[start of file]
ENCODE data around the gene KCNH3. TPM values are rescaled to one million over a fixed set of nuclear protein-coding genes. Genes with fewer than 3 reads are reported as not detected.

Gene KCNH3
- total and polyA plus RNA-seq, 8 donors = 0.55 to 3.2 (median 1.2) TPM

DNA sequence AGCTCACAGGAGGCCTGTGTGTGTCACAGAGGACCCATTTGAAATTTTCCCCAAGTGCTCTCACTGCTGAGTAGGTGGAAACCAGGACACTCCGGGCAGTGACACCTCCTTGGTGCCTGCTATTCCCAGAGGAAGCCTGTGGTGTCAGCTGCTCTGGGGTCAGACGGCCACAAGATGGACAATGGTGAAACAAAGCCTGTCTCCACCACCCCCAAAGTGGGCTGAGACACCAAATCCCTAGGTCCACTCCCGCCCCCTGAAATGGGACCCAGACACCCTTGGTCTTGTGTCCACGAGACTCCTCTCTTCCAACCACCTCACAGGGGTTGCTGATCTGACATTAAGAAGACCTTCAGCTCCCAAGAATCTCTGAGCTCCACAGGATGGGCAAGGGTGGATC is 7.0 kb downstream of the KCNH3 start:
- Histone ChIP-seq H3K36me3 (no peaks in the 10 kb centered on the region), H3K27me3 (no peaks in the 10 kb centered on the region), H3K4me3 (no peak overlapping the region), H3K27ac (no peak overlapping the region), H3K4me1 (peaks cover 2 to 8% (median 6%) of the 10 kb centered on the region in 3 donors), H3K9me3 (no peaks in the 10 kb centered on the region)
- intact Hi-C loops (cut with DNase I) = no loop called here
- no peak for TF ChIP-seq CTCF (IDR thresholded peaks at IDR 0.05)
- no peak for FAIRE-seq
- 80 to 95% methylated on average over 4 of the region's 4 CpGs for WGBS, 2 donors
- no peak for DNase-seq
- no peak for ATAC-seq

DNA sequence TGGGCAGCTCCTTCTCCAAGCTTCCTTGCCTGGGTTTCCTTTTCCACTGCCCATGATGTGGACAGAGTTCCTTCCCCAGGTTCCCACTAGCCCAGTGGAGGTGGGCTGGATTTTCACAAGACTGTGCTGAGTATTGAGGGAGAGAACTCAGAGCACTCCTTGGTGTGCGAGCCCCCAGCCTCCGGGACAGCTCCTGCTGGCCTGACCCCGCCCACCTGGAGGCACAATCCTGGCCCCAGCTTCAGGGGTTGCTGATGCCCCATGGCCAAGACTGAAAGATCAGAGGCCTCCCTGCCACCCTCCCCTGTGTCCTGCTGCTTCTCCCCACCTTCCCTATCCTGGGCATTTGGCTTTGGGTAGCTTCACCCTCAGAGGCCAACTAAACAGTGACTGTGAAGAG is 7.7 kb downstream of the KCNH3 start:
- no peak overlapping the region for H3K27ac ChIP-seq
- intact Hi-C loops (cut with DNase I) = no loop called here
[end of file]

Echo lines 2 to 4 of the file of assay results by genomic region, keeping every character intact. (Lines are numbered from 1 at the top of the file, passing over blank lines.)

Gene KCNH3
- total and polyA plus RNA-seq, 8 donors = 0.55 to 3.2 (median 1.2) TPM

DNA sequence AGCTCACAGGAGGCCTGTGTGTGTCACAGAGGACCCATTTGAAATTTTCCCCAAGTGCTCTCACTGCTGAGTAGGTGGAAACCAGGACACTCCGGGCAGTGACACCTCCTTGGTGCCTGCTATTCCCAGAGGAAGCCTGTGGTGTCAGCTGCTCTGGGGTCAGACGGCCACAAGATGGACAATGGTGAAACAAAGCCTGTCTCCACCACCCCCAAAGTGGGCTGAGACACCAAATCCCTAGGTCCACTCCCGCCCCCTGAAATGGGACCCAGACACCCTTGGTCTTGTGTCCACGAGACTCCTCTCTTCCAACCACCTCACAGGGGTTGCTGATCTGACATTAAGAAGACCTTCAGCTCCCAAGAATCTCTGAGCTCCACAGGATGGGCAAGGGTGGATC is 7.0 kb downstream of the KCNH3 start: